Text: Matthew 20:17-28; 21:1-11
“The Son of Man came not to be served but to serve, and to give his life as a ransom for many” (Matt. 20:28).
The Greatest Conqueror
Who was history’s greatest conqueror? Napoleon Bonaparte? Genghis Khan? Julius Caesar? Alexander the Great? Alexander the Great was undefeated in battle. By the age of 30, he had created one of history’s largest empires, stretching from Greece to India.
What about Jesus? You might not think of Jesus as a conqueror, but he defeated three powerful enemies: pride, sin, and death. Jesus is history’s greatest conqueror.
One enemy we all have is pride. It was pride that led to humanity’s first sin. Adam and Eve wanted to “be like God” (Gen. 3:5). It could be argued that all sin is rooted in our pride. Having humility is extremely difficult for us. (Sometimes people think they’re humble, but in reality they’re proud of their “humility.”) How can we conquer pride?
The First Palm Sunday
Five days before his crucifixion, Jesus rode into Jerusalem on a donkey. We call this day Palm Sunday. The event itself is known as the triumphal entry.  The people “cut branches from the trees and spread them on the ground” (v. 8). John’s Gospel tells us that the branches were “branches of palm trees” (John 12:13). About two hundred years earlier, a Jewish rebel group known as the Maccabees liberated Judea from Antiochus and the Greeks. One of their victories was celebrated with “palm-branches” (1 Macc. 13:51). In Jesus’ day, the Jews were under the power of Rome, and they were looking for the Messiah to defeat the Romans.
The excited crowd cried out, “Hosanna in the highest!” (v. 9). “Hosanna” literally means “save us.”  However, by the first century it had become a cry of praise to God.  Regardless, it’s clear that the people had salvation on their minds. The first part of v. 5 (“Say to the daughter of Zion”) is a quote from Isaiah 62:11, which goes on to say, “Behold, your salvation comes.” The people were correct in believing that Jesus had come to bring salvation, but they were confused as to what kind of salvation Jesus would achieve.
In v. 5, Matthew quotes Zechariah 9:9, which describes the coming king as “humble and mounted on a donkey.”  The people in Jerusalem shouted, “Hosanna to the Son of David!” (v. 9). “The Son of David” was a messianic title. John writes that the people called Jesus “the King of Israel” (John 12:13). The people were correct in believing that Jesus was their King, but they were confused as to what kind of King he was.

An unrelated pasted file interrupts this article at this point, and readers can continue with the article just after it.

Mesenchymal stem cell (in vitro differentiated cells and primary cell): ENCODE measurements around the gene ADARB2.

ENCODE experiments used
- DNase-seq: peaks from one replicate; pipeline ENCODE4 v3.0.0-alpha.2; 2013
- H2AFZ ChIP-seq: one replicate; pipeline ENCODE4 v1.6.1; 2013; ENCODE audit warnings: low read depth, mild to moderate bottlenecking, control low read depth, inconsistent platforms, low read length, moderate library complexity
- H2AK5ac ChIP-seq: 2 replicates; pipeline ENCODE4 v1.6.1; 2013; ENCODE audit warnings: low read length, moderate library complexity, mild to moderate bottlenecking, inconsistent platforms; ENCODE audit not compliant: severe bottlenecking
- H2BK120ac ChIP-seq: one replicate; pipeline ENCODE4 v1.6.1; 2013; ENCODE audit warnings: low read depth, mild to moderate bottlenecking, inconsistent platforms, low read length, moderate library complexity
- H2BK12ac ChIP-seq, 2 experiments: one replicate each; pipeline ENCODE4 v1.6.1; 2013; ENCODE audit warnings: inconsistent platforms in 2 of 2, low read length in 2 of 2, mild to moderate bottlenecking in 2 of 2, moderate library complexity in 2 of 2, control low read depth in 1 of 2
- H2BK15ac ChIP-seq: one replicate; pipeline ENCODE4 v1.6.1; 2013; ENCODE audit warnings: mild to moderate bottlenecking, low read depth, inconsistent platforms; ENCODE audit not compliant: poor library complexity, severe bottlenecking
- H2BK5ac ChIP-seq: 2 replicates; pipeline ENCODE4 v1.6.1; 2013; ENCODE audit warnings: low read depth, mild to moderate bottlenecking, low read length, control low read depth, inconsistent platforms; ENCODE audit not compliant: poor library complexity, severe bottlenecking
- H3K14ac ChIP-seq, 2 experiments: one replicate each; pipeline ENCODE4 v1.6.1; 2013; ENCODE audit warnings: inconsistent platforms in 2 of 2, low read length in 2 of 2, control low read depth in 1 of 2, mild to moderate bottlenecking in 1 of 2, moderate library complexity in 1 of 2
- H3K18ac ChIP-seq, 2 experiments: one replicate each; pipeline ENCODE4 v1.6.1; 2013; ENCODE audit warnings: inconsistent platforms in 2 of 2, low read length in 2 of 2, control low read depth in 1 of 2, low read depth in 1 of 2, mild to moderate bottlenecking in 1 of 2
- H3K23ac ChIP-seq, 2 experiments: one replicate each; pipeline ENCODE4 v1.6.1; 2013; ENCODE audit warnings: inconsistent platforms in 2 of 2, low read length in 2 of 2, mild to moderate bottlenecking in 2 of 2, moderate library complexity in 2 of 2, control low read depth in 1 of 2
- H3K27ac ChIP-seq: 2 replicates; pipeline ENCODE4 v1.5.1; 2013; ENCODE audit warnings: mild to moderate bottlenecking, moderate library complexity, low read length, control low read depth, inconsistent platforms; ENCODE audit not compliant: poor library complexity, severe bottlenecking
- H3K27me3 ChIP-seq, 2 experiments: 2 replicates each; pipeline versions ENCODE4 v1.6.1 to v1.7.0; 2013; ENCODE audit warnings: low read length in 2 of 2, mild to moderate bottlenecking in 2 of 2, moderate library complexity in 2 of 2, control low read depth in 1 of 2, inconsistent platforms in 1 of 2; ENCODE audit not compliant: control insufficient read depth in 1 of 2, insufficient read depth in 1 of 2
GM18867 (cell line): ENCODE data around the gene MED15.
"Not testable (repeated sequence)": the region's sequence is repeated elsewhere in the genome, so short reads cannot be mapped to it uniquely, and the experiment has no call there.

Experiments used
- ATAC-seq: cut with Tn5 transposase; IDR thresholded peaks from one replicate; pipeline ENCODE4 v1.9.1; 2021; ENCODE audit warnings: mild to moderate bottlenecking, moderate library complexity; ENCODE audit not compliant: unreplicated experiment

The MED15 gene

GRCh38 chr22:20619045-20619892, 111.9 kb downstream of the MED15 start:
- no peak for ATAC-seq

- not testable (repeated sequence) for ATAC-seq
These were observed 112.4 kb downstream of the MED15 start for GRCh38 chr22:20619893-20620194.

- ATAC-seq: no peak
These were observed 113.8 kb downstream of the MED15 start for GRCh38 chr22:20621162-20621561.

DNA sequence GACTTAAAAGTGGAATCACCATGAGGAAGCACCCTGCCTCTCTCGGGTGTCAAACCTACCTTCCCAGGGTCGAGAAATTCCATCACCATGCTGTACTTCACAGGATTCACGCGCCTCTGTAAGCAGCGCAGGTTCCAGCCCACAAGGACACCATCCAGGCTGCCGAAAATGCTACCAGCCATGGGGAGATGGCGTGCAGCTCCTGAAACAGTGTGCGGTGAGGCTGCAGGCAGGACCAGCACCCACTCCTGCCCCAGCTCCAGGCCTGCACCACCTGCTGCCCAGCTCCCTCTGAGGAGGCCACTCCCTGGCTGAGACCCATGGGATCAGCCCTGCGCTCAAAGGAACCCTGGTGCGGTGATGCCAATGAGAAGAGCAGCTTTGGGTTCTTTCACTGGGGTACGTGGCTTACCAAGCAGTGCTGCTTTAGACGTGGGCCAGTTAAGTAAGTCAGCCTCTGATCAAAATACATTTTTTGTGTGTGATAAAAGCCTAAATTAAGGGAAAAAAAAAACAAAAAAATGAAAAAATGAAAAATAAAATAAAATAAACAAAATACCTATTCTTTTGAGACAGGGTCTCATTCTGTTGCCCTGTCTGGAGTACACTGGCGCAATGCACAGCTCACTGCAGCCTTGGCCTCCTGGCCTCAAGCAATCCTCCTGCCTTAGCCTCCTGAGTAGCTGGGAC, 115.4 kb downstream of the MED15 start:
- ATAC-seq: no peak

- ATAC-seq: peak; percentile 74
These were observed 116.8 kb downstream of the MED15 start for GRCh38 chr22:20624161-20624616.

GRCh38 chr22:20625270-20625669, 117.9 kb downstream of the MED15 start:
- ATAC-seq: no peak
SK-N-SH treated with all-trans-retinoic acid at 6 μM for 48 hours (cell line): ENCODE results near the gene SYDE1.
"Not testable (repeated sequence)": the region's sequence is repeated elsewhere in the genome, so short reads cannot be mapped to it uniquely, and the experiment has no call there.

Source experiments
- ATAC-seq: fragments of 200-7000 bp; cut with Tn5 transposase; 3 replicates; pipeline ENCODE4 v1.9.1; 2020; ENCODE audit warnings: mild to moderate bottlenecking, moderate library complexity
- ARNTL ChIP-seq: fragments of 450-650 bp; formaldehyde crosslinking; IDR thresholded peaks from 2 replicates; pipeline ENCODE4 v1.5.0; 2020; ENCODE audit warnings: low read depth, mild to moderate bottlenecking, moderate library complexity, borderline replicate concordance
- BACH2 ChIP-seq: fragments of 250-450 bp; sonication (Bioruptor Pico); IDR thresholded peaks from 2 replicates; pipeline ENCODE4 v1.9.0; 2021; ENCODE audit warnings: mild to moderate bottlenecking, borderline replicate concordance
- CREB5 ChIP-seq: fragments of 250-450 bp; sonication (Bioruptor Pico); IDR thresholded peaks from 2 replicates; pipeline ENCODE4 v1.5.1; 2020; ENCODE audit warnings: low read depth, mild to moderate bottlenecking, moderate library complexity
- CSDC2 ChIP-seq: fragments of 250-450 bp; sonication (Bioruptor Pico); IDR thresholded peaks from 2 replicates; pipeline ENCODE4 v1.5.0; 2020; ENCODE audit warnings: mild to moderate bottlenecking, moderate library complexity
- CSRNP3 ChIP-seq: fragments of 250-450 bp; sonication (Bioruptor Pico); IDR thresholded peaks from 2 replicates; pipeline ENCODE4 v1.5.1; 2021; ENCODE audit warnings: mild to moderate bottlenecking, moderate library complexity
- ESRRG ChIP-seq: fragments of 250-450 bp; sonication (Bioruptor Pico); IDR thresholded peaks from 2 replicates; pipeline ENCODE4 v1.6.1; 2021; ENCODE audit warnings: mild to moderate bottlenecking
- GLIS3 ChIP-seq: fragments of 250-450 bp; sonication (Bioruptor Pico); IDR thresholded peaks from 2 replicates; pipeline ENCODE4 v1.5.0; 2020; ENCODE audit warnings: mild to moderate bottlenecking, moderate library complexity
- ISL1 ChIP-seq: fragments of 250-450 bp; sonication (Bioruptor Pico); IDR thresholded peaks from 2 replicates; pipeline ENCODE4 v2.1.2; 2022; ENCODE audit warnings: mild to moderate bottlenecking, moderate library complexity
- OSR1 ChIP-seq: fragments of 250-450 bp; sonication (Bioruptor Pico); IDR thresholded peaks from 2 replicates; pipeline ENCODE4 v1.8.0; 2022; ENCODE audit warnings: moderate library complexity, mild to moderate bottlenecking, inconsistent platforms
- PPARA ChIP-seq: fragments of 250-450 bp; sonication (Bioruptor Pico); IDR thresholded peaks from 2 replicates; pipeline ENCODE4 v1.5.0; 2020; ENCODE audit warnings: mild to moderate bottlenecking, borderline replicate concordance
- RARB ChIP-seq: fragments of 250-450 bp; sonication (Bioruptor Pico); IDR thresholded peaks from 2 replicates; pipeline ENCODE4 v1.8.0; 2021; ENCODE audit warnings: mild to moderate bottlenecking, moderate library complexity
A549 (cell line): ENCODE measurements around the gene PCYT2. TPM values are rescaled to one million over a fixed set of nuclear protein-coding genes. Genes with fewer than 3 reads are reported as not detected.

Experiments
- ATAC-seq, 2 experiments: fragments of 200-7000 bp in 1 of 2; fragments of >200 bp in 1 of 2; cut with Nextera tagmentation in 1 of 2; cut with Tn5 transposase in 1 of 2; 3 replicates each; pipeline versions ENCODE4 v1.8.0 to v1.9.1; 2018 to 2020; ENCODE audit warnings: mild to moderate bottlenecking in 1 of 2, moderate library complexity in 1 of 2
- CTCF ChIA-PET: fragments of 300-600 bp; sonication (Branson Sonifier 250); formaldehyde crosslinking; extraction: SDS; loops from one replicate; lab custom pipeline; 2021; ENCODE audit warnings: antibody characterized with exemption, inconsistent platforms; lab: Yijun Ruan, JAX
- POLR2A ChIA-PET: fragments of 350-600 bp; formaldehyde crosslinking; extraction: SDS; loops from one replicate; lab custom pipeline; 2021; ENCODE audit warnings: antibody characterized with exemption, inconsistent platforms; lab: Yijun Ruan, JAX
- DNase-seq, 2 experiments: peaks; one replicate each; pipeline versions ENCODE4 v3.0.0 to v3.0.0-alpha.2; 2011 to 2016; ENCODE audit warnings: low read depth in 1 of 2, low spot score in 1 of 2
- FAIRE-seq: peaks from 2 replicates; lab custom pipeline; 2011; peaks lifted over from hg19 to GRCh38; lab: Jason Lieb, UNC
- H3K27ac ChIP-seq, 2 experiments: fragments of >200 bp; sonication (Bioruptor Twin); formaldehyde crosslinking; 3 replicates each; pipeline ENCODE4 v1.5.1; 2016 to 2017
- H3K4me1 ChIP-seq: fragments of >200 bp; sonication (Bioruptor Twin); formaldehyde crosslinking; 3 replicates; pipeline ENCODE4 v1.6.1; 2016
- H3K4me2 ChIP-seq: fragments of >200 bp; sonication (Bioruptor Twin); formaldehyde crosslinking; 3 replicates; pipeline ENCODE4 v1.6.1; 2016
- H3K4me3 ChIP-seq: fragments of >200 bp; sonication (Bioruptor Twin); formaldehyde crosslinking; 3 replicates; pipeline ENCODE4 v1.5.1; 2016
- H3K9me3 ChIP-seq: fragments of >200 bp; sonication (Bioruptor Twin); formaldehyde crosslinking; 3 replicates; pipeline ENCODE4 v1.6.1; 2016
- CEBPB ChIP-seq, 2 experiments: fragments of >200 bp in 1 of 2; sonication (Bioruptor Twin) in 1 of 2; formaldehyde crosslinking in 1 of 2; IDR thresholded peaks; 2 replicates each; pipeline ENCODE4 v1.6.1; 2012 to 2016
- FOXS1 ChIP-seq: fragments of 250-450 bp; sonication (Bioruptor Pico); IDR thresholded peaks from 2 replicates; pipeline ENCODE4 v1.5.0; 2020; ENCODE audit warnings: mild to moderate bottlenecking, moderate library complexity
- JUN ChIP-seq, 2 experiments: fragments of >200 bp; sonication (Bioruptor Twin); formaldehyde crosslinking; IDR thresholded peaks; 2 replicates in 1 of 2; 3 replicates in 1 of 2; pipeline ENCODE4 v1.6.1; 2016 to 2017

What kind of King was Jesus? A humble King who came to serve. What kind of salvation did Jesus come to bring? A salvation from the consequences of our sins. How would Jesus bring this salvation? Through his death on a cross.
During the previous week, two of Jesus’ disciples, James and John, asked (via their mother) Jesus for positions of prominence in his kingdom (Matt. 20:20-21). The other disciples were indignant at James and John (v. 24)—probably because they wanted the same thing. Jesus rebuked all twelve of his disciples, saying,
“You know that the rulers of the Gentiles lord it over them, and their great ones exercise authority over them. It shall not be so among you. But whoever would be great among you must be your servant, and whoever would be first among you must be your slave, even as the Son of Man came not to be served but to serve, and to give his life as a ransom for many” (vv. 25-28).If our Lord lived as a humble servant, who are we to be filled with pride? The apostle Paul used the example of Jesus’ humility when urging the Philippians to be humble. He wrote, “Do nothing from rivalry or conceit, but in humility count others more significant than yourselves” (Phil. 2:3). He encouraged them to be humble by reminding them that Jesus, the God-man, “humbled himself” (Phil. 2:8). It’s been said that humility is “not thinking less of yourself; it is thinking of yourself less.” That’s the attitude that Jesus had. He even washed his disciples’ dirty feet (John 13:5)—as they were arguing about which one of them was the greatest! We are quick to condemn the disciples for their pride, but don’t we often act the same? When we think about the humility of Jesus, doesn’t our pride seem so foolish, so awful, so out of place?
Jesus could didn’t allow pride to prevent him from completing his earthly mission. He conquered pride. How can we conquer pride? We must be changed by the gospel. The gospel moves us to humbly serve others.
 All four Gospels give an account of the triumphal entry (Matt. 21:1-11; Mark 11:1-11; Luke 19:28-40; John 12:12-19).
 The praise of the people was inspired by Psalm 118:25-26: “Save us, we pray, O LORD! O LORD, we pray, give us success! Blessed is he who comes in the name of the LORD! We bless you from the house of the LORD.”
 Craig L. Blomberg, Matthew (NAC), 313.
 The Greek word for “humble” (praus) is found four times in the NT, and is also translated as “meek” and “gentle.”
 The “donkey” of Zechariah 9:9 is contrasted with the “war horse” of Zechariah 9:10.